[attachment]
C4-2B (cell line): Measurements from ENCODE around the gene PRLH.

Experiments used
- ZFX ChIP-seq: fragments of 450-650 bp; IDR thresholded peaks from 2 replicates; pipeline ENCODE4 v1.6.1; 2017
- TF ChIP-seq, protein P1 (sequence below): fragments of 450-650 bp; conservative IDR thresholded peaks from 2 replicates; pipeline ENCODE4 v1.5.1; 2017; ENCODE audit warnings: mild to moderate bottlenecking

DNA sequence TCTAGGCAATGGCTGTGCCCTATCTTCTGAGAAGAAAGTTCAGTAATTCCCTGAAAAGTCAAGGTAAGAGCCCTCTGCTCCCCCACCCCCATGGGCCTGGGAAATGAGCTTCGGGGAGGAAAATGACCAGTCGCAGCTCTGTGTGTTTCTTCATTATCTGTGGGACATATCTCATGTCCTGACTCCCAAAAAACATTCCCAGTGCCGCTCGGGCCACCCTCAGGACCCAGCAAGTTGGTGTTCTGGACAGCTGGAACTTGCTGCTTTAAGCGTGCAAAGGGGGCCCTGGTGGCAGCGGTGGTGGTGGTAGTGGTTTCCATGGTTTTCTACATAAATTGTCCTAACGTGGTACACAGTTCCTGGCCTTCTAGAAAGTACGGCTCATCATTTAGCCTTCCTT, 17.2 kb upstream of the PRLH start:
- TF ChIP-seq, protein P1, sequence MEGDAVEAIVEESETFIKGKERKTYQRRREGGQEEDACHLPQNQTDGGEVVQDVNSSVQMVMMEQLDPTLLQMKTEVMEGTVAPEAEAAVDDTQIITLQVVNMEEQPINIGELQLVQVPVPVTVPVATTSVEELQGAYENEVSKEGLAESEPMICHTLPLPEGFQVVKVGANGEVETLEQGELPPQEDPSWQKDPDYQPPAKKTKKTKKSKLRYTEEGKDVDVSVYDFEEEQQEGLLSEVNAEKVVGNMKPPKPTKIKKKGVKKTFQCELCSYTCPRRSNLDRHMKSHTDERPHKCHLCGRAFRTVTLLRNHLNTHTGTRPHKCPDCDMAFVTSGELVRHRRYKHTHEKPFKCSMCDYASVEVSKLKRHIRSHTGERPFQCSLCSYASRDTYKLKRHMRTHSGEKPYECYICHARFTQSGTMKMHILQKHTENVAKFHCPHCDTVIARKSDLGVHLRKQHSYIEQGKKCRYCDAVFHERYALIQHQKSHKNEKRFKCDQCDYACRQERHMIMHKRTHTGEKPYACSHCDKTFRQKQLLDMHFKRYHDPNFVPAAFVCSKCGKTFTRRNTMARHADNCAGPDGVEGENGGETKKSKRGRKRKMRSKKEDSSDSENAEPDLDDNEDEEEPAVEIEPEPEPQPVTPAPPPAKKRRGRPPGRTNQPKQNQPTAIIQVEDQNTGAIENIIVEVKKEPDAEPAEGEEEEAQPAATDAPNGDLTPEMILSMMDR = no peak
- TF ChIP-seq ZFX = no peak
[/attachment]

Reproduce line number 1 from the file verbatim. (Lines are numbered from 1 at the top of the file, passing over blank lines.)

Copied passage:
C4-2B (cell line): Measurements from ENCODE around the gene PRLH.